Note that the ADA doesn’t allow exclusion of a service dog for allergies, personal bias, fears or other reasons not covered above.3 The ADA doesn’t specifically define who’s responsible for the service dog should it not be transported, but best practices would certainly encourage prehospital crews to make every effort to reunite the dog with the patient as soon as reasonably possible (e.g., private car transport with family, friends, law enforcement, etc.).
Balancing Care & Legal Requirements
Every EMS system, public or private, needs to develop guidelines and logistical options to assist their crews in rapidly assessing alleged service dogs and the many other emotional support animals that crews may encounter.
The ADA defines what we must accept as a service dog, tells us clearly the limits we can take to make that determination and also when we can deny allowing the service dog to be transported with their owner.
These ADA requirements aren’t suggestions for you to decide to comply with or not, they’re legally binding and must be included in your overall treatment plan.
Any time a crew opts not to allow a service dog into their patient transportation plan, two distinct issues could result: 1) The patient’s emotional well-being may suffer and will likely result in additional anxiety; and 2) refusing a legitimate disability accommodation could have legal repercussions.
When considering the emotional support animal’s role during patient transportation (i.e., any animal that doesn’t fit the ADA’s definition of a service dog) it’s certainly legal to just say “no,” but consider if this is the best overall option for the patient. Think about it like this: If this were your mother or father, brother or sister, would you make the accommodation necessary to allow the patient the added measure of emotional support? Also, if the news media were filming your interaction, how would you want your decision to be portrayed to the public you serve? Would the Monday morning quarterback of public opinion say you were reasonable in your actions?
If you take the approach that every patient is a member of your family, why not make reasonable accommodations to include the animal in the transport arrangements-assuming it can be done safely, of course.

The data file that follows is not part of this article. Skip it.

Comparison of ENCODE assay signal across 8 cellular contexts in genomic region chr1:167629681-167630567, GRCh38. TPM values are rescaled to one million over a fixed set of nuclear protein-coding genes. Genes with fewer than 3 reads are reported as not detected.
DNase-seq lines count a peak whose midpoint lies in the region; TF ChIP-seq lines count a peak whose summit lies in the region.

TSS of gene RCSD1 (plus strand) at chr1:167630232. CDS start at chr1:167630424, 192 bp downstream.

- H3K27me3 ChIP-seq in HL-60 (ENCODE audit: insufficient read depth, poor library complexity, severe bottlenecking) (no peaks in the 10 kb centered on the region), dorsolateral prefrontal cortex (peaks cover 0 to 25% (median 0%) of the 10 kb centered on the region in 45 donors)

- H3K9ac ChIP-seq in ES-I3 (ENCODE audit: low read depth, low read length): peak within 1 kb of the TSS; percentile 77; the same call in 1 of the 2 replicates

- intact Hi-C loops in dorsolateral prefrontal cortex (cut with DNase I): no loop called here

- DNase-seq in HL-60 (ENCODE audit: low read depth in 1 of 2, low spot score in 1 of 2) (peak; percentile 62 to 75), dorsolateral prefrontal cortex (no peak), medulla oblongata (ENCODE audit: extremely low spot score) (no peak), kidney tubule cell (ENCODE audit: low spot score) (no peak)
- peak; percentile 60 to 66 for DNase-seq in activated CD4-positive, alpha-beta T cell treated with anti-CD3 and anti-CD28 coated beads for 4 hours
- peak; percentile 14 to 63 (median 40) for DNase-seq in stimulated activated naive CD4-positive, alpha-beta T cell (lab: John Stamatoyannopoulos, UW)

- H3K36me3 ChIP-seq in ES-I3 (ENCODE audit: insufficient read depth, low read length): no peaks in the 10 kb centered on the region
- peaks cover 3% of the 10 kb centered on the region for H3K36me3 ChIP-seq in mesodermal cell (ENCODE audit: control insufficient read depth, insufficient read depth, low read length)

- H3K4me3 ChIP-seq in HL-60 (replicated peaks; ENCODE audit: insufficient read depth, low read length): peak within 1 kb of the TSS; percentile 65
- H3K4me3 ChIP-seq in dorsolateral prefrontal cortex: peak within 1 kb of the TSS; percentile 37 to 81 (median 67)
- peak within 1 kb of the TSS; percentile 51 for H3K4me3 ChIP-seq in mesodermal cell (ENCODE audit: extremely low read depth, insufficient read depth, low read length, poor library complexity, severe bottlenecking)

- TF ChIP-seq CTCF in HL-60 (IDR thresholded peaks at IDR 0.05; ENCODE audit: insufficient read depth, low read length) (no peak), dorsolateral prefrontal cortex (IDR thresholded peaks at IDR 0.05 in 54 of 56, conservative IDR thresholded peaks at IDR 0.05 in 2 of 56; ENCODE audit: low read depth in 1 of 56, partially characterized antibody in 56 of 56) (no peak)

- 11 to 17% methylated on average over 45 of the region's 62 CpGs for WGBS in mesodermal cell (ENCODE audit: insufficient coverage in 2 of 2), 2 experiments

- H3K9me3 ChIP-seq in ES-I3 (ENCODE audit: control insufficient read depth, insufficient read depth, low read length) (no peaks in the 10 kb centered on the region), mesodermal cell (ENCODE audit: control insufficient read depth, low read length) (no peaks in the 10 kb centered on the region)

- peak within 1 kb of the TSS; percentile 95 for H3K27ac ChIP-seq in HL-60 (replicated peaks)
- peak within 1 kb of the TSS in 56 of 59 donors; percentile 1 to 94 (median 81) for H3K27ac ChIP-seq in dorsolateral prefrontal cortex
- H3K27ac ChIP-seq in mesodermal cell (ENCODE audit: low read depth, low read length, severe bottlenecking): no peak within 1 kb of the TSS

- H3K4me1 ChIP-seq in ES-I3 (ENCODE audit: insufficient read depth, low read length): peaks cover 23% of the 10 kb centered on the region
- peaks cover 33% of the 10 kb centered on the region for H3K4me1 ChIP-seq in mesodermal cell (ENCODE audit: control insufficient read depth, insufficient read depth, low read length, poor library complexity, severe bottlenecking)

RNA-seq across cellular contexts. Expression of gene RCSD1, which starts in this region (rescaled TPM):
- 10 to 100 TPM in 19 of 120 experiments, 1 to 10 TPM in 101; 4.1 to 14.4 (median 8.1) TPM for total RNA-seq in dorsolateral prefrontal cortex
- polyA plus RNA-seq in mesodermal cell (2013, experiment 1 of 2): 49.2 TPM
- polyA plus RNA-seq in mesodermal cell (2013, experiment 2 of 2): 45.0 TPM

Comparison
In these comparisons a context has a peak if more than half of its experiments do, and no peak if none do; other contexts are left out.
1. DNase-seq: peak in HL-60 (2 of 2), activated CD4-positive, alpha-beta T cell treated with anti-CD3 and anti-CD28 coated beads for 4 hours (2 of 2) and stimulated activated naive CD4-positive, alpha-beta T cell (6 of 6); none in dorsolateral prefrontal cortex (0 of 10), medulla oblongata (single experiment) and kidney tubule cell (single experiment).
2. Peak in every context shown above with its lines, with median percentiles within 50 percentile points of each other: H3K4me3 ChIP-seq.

If you sense you’re being manipulated or tricked into allowing the animal to ride along, or if you see no benefit to the patient’s emotional or mental well-being, just say “no.”
Whatever you decide, be sure it’s in line with your agency’s policies. Alert and obey your chain of command as well as the receiving hospital. Be sure to document the presence of the animal, your decision to transport (or not to transport) as well as the rationale behind your decision. This will go a long way should questions or accusations arise.
As the Medic 6 crew prepares to transport Nancy to the hospital, they’re faced with the decision about what to do with her dog. It’s clear the dog doesn’t meet the ADA’s specific service animal criteria and the crew can legally deny allowing the dog to accompany Nancy to the hospital in the ambulance. But during their brief interaction with Nancy, they’ve been able to appreciate the special bond between her and her dog, and decide it’s best to transport them together.
Medic 6’s company policy allows the crew the discretion to decide when it’s in the best interest of patient care to transport a service animal as long as it can be accomplished in a safe manner.
The crew documents their decision and notes the emotional calmness the dog brings to Nancy. They also note that it’s obvious that her pet is a well-trained, obedient dog that clearly responds to Nancy’s direction.
During transport, the dog sits on the floor beside Nancy, where she is able to have both visual and physical contact. The emotional bond between Nancy and her dog helps make for a stress-free transport and the crew easily works around him during their follow-up assessments. Medic 6 advises the receiving hospital that the patient’s emotional support dog was part of the overall care plan and requests assistance during off-load.
1. Seizure dogs. (n.d.) Epilepsy Foundation. Retrieved May 19, 2017, from www.epilepsy.com/get-help/staying-safe/seizure-dogs.
2. Krause-Parello CA, Sarni S, Padden E. Military veterans and canine assistance for post-traumatic stress disorder: A narrative review of the literature. Nurse Educ Today. 2016;47:43-50.
3. ADA requirements: Service animals. (July 12, 2011.) U.S. Department of Justice Civil Rights Division: Information and Technical Assistance on the Americans with Disabilities Act. Retrieved May 19, 2017, from www.ada.gov/service_animals_2010.htm.
4. Frequently asked questions about service animals and the ADA. (July 20, 2015.) U.S. Department of Justice Civil Rights Division: Information and Technical Assistance on the Americans with Disabilities Act. Retrieved May 19, 2017, from www.ada.gov/regs2010/service_animal_qa.html.